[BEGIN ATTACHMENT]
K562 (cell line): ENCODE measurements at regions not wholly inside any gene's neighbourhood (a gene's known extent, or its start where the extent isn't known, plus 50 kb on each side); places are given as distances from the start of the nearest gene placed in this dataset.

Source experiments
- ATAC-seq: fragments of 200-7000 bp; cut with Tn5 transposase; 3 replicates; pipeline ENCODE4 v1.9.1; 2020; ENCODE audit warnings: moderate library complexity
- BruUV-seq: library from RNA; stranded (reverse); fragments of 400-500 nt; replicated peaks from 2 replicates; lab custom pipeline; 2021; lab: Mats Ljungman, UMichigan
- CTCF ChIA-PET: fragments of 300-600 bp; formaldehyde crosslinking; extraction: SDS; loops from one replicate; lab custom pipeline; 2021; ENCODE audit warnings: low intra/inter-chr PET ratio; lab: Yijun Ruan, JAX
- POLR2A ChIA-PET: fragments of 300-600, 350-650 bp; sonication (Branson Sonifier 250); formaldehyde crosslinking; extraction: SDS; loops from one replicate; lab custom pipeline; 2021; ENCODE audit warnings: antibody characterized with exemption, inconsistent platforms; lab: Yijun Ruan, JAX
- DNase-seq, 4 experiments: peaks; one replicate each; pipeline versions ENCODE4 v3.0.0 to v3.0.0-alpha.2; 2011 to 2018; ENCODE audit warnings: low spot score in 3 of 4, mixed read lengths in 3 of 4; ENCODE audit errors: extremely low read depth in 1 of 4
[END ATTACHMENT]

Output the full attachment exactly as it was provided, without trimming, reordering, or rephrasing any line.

K562 (cell line): ENCODE measurements at regions not wholly inside any gene's neighbourhood (a gene's known extent, or its start where the extent isn't known, plus 50 kb on each side); places are given as distances from the start of the nearest gene placed in this dataset.

Source experiments
- ATAC-seq: fragments of 200-7000 bp; cut with Tn5 transposase; 3 replicates; pipeline ENCODE4 v1.9.1; 2020; ENCODE audit warnings: moderate library complexity
- BruUV-seq: library from RNA; stranded (reverse); fragments of 400-500 nt; replicated peaks from 2 replicates; lab custom pipeline; 2021; lab: Mats Ljungman, UMichigan
- CTCF ChIA-PET: fragments of 300-600 bp; formaldehyde crosslinking; extraction: SDS; loops from one replicate; lab custom pipeline; 2021; ENCODE audit warnings: low intra/inter-chr PET ratio; lab: Yijun Ruan, JAX
- POLR2A ChIA-PET: fragments of 300-600, 350-650 bp; sonication (Branson Sonifier 250); formaldehyde crosslinking; extraction: SDS; loops from one replicate; lab custom pipeline; 2021; ENCODE audit warnings: antibody characterized with exemption, inconsistent platforms; lab: Yijun Ruan, JAX
- DNase-seq, 4 experiments: peaks; one replicate each; pipeline versions ENCODE4 v3.0.0 to v3.0.0-alpha.2; 2011 to 2018; ENCODE audit warnings: low spot score in 3 of 4, mixed read lengths in 3 of 4; ENCODE audit errors: extremely low read depth in 1 of 4